"We've survived almost eight years of bloody war," says Joseph Allison, pastor of St. Peter Lutheran Church, Monrovia, Liberia. "Now we need to stop blaming each other and get on with life. We have to forgive the fighters. Our pastors now are preaching confession, forgiveness and reconciliation."
Allison is spending six months in the United States visiting his three adult children and ELCA congregations--and resting.
"My children sent for me," he says, "and members of my congregation wanted me to come here and rest."
The war years weren't kind to Allison. His congregation was the site of the 1990 massacre of 800 people. His home was completely looted several times, as recently as April. And Allison recalls he thought his life was over when a fighter put a gun to his ear.
But Liberia held elections, and hopes for recovery grow. "The churches are packed now," Allison says. "We have four parishes and seven preaching points in Monrovia. Some Sundays at St. Peter I commune more than 900 people.
"The bones of those massacred are buried in the church yard. And when there's money available, we'll build a monument. We don't know who the 800 were. We're asking people to send the names of those they know died there to be put on the monument."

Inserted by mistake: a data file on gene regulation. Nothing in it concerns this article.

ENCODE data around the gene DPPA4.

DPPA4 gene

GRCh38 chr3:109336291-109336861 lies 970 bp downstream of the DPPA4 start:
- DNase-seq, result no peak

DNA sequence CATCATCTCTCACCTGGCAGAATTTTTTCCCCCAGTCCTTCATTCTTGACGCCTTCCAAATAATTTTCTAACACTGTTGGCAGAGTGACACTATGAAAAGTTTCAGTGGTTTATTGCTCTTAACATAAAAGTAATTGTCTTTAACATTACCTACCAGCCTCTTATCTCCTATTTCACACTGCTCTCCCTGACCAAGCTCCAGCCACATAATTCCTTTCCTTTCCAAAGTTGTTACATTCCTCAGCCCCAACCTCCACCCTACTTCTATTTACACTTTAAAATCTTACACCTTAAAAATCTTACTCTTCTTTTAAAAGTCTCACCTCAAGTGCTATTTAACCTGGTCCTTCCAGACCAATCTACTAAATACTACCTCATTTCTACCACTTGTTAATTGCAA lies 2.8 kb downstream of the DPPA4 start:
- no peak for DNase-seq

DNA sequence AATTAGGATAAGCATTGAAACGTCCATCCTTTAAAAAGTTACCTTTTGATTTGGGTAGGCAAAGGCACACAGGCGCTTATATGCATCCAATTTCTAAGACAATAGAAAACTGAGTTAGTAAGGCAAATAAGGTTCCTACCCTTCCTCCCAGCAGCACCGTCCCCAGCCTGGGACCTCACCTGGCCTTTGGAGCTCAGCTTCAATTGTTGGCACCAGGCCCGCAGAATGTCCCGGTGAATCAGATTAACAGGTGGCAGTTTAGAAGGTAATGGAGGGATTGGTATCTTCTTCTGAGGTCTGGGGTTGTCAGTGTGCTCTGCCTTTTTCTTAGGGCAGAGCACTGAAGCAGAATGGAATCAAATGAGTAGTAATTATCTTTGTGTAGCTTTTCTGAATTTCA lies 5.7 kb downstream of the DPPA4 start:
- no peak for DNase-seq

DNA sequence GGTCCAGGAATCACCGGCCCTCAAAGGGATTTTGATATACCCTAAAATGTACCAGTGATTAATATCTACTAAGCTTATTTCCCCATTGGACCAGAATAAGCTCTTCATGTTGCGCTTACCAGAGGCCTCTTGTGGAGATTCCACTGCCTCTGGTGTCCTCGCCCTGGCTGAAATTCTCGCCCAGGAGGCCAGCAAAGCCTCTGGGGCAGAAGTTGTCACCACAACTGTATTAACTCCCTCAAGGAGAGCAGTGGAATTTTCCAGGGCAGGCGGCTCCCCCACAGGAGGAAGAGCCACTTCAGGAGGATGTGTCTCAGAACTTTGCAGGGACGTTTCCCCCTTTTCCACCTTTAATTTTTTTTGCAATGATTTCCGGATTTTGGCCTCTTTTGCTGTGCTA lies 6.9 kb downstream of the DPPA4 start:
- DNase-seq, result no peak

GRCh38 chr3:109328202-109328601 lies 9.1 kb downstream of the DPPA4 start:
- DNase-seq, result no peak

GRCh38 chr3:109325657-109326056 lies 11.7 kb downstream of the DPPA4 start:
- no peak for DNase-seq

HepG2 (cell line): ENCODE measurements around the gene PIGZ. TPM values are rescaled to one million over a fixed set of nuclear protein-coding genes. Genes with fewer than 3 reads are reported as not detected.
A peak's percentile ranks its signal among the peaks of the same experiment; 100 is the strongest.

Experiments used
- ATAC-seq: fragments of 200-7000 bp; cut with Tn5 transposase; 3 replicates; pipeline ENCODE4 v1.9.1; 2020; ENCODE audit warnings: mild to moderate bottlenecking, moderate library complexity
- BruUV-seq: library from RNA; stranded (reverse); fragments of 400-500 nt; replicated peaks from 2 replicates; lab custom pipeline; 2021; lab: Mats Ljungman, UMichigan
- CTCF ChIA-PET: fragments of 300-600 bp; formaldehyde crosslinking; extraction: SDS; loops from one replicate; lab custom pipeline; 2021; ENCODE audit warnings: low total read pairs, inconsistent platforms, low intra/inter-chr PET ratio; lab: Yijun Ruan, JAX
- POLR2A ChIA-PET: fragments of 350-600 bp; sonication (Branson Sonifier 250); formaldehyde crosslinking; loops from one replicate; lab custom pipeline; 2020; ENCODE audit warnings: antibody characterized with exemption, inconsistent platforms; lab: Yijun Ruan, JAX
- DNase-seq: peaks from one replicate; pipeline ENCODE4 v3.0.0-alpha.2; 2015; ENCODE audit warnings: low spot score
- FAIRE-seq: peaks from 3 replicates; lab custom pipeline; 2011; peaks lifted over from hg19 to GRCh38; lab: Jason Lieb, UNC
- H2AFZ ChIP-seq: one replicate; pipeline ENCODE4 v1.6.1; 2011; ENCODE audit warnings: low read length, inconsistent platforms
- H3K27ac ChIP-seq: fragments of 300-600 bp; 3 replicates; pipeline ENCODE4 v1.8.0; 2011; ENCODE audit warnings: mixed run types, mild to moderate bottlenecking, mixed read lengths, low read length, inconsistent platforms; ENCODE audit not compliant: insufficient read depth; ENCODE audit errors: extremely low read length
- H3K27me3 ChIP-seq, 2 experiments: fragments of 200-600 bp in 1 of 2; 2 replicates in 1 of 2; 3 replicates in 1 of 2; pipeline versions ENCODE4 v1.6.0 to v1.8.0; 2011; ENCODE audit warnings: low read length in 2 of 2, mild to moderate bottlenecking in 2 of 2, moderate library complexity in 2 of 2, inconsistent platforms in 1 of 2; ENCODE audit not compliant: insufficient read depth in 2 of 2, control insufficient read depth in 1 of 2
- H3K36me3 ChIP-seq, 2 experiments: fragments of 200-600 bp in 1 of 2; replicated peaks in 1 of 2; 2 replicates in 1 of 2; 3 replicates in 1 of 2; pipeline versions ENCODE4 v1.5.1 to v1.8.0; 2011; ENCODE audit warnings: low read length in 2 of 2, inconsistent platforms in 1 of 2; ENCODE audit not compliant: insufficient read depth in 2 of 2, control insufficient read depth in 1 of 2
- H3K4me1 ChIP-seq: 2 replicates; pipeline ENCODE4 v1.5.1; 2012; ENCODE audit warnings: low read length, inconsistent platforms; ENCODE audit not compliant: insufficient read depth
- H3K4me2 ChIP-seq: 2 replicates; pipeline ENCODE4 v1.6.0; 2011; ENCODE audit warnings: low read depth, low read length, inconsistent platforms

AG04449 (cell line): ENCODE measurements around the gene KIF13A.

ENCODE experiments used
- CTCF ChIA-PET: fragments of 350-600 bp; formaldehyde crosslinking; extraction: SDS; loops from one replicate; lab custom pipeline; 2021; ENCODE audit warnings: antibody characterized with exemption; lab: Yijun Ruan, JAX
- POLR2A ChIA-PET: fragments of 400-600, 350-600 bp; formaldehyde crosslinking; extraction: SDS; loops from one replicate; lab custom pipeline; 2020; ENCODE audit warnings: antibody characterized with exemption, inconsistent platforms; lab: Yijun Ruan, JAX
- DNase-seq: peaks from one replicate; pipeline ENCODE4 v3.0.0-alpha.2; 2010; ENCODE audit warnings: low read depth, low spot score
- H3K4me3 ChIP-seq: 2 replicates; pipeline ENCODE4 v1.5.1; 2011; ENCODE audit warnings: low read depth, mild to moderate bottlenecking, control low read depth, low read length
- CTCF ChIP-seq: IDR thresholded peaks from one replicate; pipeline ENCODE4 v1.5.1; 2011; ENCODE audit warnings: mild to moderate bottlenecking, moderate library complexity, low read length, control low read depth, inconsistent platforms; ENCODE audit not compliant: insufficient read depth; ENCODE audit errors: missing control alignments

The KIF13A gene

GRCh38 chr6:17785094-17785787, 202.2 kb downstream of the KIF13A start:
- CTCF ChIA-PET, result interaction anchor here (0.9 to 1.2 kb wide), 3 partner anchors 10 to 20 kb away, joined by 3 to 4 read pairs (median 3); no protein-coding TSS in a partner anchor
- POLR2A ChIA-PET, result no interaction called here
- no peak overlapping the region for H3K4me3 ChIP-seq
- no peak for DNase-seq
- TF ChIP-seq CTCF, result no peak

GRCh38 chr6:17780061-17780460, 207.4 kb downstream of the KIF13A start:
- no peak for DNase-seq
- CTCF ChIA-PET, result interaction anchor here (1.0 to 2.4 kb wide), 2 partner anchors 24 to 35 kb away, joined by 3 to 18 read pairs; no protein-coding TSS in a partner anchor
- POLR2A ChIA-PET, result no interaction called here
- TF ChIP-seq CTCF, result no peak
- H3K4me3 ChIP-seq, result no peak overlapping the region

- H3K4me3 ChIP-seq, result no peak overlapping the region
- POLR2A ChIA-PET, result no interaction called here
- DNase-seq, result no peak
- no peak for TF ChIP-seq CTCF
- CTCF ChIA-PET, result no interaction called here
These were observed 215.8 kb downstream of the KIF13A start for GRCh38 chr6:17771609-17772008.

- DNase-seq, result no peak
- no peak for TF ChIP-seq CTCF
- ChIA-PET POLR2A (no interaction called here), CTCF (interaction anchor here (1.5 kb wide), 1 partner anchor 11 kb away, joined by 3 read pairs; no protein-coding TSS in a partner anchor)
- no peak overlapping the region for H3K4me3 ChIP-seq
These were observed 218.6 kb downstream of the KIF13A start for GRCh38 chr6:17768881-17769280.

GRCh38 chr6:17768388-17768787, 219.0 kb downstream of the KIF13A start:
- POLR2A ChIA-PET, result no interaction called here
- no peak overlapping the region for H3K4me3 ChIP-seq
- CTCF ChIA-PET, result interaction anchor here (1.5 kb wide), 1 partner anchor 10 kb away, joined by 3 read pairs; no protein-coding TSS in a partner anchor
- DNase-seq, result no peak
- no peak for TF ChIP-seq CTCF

Allison thanks the Evangelical Lutheran Church in America for all its gifts, prayers and support. "You've helped us so much," he says, also citing several needs for the Lutheran Church in Liberia ranging from motorcycles and portable generators to typewriters and pianos.
All resources were destroyed or stolen, Allison says. With the country's infrastructure also gone, much rebuilding needs to be done "from the ground up," he adds. "But I know as long as God spared our lives, God will not leave us."
© 2016 Augsburg Fortress, Publishers